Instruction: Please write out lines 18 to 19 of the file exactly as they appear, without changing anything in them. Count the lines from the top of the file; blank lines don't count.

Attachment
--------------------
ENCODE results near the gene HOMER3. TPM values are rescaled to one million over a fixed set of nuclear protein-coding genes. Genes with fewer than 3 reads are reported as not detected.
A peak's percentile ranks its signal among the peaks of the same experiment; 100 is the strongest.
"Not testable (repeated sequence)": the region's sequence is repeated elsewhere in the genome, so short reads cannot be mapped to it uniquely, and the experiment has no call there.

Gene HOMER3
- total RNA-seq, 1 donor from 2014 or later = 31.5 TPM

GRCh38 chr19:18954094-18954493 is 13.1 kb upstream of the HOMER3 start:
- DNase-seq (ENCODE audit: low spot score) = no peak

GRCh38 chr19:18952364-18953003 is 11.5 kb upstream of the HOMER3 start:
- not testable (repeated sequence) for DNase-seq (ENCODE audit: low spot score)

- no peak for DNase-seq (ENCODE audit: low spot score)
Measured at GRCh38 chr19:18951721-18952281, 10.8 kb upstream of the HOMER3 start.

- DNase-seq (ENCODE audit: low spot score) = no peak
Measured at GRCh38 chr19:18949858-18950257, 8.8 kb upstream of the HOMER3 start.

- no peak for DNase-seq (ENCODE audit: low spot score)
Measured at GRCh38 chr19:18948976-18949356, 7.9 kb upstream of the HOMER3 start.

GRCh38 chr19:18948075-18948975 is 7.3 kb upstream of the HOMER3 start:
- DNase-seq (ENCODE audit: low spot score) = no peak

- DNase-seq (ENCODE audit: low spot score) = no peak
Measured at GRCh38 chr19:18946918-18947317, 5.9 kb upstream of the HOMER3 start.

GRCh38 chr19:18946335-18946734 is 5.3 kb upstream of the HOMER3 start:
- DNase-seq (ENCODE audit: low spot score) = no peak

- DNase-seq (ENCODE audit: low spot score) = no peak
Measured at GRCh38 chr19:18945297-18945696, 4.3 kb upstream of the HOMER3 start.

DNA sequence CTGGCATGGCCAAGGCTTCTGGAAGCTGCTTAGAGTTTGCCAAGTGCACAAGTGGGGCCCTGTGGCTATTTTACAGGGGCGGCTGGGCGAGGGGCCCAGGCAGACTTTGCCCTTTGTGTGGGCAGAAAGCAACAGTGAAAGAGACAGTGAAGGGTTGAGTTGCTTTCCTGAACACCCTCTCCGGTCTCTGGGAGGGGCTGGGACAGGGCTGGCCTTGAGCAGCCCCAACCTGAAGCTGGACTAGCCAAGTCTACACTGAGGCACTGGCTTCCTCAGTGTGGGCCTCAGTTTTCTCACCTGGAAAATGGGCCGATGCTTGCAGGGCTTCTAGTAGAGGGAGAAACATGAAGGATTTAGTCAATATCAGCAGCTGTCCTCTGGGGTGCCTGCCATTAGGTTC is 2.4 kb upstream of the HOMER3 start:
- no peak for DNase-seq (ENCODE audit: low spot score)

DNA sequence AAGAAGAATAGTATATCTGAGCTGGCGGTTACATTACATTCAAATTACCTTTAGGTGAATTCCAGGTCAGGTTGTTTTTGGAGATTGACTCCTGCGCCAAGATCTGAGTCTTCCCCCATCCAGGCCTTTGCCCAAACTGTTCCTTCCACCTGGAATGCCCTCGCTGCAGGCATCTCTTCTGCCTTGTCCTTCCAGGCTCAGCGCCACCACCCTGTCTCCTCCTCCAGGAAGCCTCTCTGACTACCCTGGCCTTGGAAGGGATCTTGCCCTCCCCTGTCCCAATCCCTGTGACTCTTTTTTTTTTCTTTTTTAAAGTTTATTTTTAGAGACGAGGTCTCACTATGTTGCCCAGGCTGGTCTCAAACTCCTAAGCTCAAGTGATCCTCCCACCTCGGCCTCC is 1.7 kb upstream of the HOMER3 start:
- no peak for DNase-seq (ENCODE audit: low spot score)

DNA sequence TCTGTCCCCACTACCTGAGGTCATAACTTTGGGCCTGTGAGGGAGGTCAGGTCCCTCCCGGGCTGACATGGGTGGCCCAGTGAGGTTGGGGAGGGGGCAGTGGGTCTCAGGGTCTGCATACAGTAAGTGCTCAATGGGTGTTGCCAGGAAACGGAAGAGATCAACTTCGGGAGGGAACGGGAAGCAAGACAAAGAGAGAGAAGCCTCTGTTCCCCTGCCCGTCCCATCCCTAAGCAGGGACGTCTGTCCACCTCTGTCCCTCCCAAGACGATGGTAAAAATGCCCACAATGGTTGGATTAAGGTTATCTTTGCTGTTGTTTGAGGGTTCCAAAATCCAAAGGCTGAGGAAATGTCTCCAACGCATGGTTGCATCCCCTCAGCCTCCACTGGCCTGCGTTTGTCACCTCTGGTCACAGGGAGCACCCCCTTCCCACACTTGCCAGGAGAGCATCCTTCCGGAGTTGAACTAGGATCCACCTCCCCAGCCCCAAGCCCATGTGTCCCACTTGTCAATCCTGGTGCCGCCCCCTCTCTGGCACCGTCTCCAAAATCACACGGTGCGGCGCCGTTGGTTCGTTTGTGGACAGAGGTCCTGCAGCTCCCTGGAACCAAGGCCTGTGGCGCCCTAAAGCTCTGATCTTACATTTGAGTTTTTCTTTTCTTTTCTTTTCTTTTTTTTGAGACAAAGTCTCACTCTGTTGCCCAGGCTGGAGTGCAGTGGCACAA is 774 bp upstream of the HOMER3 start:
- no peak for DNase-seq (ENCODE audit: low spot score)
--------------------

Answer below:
- DNase-seq (ENCODE audit: low spot score) = no peak
Measured at GRCh38 chr19:18946918-18947317, 5.9 kb upstream of the HOMER3 start.